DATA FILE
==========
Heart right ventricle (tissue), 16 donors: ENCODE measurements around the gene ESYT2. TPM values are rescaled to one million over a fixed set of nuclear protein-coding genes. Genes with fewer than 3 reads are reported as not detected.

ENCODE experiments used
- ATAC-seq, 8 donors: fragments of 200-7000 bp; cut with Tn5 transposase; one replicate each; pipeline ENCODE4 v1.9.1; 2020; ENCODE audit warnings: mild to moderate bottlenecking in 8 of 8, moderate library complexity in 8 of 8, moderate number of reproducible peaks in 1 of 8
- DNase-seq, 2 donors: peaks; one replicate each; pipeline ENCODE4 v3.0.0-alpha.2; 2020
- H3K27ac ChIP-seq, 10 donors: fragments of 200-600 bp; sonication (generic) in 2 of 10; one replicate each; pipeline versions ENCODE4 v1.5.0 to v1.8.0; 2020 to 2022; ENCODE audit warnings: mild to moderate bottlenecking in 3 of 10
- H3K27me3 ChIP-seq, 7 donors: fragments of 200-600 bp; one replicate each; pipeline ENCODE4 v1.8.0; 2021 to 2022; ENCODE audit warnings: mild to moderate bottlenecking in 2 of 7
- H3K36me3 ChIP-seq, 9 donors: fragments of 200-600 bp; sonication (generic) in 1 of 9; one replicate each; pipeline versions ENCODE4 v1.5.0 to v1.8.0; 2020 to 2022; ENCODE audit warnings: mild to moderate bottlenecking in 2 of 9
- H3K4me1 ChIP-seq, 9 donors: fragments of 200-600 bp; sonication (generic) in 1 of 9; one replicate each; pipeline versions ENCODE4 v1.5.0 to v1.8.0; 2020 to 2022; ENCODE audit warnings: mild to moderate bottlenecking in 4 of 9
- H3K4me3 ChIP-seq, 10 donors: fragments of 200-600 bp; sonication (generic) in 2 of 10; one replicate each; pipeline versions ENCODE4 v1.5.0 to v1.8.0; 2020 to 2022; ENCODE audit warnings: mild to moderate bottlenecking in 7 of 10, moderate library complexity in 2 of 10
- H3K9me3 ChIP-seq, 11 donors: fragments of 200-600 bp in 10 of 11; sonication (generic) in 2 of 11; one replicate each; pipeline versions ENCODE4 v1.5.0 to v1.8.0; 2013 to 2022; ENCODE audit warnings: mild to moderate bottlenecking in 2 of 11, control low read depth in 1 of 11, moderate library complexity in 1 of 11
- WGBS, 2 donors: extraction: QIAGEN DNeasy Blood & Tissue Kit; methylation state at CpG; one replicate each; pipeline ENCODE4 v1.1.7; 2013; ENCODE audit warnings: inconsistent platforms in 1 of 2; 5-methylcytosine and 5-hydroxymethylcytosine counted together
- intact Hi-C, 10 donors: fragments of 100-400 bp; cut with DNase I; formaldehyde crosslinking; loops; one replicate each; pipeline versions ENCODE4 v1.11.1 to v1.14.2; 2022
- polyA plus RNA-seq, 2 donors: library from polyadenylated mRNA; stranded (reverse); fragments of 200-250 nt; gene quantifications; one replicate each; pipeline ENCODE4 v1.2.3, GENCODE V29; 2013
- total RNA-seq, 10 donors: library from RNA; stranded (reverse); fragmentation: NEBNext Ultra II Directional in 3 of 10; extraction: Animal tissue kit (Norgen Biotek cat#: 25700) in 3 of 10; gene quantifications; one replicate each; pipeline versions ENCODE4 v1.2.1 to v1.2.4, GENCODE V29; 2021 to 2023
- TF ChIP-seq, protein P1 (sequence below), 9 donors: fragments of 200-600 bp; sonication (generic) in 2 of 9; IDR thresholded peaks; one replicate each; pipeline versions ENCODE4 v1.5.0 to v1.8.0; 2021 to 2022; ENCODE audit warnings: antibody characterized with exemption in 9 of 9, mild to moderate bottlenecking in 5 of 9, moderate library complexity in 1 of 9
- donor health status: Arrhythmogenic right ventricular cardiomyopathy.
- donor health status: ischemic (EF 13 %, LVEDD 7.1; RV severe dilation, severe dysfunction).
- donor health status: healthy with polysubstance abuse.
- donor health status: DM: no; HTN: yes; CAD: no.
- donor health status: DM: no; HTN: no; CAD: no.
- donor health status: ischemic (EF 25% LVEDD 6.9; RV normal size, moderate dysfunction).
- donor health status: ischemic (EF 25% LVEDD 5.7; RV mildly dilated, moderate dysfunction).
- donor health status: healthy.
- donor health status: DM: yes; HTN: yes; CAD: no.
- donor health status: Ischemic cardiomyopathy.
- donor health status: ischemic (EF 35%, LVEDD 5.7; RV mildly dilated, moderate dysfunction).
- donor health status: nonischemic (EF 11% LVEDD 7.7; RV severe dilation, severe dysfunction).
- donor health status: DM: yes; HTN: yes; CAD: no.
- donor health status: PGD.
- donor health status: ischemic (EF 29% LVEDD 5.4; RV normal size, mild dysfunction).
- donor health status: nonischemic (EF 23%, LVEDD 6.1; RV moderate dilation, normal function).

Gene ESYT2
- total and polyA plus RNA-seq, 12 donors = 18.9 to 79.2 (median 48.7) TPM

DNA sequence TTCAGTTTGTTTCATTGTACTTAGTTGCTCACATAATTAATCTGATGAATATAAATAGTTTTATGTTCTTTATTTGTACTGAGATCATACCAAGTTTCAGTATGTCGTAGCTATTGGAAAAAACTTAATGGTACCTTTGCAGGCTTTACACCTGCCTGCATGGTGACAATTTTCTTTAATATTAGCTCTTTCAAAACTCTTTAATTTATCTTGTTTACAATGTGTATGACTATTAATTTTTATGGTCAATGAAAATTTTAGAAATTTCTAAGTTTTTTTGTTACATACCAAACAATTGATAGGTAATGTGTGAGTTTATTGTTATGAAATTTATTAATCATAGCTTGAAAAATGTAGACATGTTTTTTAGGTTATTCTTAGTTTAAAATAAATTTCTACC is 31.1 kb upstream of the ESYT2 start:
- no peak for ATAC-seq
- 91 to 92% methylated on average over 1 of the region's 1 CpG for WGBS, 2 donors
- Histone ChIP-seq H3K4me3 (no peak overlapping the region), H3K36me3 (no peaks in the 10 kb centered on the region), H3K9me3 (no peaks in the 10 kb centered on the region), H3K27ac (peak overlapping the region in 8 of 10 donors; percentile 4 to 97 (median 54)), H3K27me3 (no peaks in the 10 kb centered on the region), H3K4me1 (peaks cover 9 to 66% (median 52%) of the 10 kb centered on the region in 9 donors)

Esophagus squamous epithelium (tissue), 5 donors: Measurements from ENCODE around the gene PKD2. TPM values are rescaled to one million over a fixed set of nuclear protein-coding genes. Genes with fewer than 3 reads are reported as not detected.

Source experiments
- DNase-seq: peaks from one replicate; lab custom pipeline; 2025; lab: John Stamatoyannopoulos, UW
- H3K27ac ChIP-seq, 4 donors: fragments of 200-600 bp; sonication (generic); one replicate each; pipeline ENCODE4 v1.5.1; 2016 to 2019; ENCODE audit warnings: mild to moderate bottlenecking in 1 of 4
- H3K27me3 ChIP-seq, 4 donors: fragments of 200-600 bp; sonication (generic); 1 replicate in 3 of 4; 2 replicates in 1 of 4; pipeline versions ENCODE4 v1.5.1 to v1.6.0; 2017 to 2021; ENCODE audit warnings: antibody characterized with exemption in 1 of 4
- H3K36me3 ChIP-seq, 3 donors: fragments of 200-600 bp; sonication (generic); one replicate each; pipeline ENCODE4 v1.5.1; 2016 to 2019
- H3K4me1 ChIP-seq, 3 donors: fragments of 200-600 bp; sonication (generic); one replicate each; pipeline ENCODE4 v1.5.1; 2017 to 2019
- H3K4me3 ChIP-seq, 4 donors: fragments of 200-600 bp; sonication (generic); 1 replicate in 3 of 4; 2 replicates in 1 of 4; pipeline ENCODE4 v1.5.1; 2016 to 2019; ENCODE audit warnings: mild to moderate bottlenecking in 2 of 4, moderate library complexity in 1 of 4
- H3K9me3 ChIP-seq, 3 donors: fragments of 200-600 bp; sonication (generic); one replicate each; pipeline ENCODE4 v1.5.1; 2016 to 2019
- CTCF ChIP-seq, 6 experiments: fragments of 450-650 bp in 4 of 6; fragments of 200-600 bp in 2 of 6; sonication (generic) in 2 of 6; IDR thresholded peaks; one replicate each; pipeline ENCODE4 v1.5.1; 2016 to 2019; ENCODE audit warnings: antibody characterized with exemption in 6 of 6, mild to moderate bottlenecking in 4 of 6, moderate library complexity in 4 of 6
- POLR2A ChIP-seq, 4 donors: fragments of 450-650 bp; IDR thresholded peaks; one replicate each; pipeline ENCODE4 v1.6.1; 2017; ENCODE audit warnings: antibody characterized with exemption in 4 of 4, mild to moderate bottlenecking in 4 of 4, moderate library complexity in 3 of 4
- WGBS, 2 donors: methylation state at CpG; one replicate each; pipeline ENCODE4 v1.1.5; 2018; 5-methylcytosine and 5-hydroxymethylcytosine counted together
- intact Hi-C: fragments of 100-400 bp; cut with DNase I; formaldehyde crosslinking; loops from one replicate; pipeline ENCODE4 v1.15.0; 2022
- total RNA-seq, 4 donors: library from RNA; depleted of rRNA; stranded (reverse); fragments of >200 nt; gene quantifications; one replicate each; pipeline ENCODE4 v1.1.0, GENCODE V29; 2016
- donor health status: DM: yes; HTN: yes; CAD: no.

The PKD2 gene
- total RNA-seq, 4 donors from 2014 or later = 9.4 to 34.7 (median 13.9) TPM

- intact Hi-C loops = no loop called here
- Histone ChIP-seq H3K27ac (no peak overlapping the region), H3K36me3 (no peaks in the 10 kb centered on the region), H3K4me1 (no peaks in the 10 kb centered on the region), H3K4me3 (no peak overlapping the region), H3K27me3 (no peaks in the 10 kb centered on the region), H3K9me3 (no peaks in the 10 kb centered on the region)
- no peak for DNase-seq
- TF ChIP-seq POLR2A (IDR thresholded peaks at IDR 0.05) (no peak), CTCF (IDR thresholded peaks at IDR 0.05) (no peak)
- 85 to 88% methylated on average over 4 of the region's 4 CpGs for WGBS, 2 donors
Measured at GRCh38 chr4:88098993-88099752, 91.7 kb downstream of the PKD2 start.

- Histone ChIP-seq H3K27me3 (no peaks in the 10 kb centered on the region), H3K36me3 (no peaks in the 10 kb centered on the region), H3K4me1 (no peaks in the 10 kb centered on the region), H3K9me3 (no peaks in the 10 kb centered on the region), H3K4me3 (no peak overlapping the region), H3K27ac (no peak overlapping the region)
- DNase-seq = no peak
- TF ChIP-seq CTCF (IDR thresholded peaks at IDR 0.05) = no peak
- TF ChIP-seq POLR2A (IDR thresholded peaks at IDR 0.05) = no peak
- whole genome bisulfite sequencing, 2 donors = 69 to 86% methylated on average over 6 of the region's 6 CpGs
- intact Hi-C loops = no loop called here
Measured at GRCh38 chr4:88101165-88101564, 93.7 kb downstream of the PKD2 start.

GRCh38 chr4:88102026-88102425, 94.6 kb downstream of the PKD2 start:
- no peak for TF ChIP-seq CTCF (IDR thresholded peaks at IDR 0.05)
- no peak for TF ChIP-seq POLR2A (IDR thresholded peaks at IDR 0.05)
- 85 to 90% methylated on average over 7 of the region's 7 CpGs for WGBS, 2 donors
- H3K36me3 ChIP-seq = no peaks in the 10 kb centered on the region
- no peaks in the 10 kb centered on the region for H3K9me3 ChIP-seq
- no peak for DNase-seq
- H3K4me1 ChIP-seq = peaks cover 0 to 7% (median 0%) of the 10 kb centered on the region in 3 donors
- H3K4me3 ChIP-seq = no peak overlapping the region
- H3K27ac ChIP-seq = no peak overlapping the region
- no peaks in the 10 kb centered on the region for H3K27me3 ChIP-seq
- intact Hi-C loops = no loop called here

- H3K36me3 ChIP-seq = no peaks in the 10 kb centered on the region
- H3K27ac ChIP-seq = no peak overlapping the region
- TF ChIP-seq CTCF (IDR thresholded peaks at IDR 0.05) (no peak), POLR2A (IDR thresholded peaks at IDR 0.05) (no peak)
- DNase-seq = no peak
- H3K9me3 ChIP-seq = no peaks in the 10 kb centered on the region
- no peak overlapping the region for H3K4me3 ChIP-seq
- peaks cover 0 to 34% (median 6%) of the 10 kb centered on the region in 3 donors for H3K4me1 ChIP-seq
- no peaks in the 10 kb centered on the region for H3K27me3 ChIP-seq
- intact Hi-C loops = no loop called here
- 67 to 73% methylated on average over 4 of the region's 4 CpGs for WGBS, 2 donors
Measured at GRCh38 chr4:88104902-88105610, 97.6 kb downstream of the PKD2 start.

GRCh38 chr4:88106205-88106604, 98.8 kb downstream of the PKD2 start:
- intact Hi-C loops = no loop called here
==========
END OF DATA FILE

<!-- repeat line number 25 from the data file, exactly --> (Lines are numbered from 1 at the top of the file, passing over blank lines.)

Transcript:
- donor health status: Ischemic cardiomyopathy.